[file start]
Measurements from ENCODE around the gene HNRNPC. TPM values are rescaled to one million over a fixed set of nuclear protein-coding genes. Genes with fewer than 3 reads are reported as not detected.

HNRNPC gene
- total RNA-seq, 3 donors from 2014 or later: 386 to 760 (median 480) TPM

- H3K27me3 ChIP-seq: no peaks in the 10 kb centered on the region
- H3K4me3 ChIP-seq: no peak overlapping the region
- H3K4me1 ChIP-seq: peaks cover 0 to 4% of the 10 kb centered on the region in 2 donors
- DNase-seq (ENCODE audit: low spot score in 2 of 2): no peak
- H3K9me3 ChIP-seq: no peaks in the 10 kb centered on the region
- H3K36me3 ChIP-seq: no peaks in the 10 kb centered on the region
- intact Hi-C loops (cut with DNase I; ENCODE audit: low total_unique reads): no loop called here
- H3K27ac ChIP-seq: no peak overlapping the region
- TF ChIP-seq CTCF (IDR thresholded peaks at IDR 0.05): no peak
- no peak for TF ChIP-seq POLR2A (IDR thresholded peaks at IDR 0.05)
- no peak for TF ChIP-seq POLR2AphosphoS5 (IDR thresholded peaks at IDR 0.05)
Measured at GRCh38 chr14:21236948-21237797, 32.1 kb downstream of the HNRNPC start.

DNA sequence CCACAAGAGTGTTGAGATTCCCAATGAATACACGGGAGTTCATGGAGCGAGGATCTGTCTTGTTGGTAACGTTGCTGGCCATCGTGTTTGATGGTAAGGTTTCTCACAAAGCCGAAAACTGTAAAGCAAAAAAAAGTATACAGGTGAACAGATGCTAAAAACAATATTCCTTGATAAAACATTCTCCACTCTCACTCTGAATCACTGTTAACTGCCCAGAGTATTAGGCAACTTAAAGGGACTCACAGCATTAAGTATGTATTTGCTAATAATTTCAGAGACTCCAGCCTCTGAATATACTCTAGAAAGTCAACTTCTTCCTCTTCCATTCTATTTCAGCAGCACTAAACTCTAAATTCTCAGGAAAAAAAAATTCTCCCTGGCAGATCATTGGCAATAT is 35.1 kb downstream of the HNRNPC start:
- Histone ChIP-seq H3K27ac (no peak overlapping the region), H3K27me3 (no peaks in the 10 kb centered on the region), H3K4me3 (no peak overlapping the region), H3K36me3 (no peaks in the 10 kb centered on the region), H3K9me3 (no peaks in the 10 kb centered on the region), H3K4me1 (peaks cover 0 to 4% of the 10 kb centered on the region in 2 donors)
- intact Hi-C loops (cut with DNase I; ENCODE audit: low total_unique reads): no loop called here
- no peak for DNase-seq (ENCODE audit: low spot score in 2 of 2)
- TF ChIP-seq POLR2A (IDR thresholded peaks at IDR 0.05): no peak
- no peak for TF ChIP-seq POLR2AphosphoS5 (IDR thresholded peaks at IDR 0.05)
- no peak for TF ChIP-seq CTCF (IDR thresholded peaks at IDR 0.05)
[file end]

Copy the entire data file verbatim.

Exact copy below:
Measurements from ENCODE around the gene HNRNPC. TPM values are rescaled to one million over a fixed set of nuclear protein-coding genes. Genes with fewer than 3 reads are reported as not detected.

HNRNPC gene
- total RNA-seq, 3 donors from 2014 or later: 386 to 760 (median 480) TPM

- H3K27me3 ChIP-seq: no peaks in the 10 kb centered on the region
- H3K4me3 ChIP-seq: no peak overlapping the region
- H3K4me1 ChIP-seq: peaks cover 0 to 4% of the 10 kb centered on the region in 2 donors
- DNase-seq (ENCODE audit: low spot score in 2 of 2): no peak
- H3K9me3 ChIP-seq: no peaks in the 10 kb centered on the region
- H3K36me3 ChIP-seq: no peaks in the 10 kb centered on the region
- intact Hi-C loops (cut with DNase I; ENCODE audit: low total_unique reads): no loop called here
- H3K27ac ChIP-seq: no peak overlapping the region
- TF ChIP-seq CTCF (IDR thresholded peaks at IDR 0.05): no peak
- no peak for TF ChIP-seq POLR2A (IDR thresholded peaks at IDR 0.05)
- no peak for TF ChIP-seq POLR2AphosphoS5 (IDR thresholded peaks at IDR 0.05)
Measured at GRCh38 chr14:21236948-21237797, 32.1 kb downstream of the HNRNPC start.

DNA sequence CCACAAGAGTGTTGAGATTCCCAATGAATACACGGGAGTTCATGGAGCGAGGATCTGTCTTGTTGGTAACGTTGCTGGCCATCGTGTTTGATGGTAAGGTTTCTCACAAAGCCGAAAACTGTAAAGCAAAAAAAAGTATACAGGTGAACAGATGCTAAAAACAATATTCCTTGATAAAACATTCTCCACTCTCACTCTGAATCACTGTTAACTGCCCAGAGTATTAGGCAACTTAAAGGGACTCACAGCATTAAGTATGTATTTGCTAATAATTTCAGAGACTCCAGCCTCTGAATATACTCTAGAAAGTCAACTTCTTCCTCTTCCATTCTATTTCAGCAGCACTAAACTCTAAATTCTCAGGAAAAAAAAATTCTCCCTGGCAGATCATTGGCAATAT is 35.1 kb downstream of the HNRNPC start:
- Histone ChIP-seq H3K27ac (no peak overlapping the region), H3K27me3 (no peaks in the 10 kb centered on the region), H3K4me3 (no peak overlapping the region), H3K36me3 (no peaks in the 10 kb centered on the region), H3K9me3 (no peaks in the 10 kb centered on the region), H3K4me1 (peaks cover 0 to 4% of the 10 kb centered on the region in 2 donors)
- intact Hi-C loops (cut with DNase I; ENCODE audit: low total_unique reads): no loop called here
- no peak for DNase-seq (ENCODE audit: low spot score in 2 of 2)
- TF ChIP-seq POLR2A (IDR thresholded peaks at IDR 0.05): no peak
- no peak for TF ChIP-seq POLR2AphosphoS5 (IDR thresholded peaks at IDR 0.05)
- no peak for TF ChIP-seq CTCF (IDR thresholded peaks at IDR 0.05)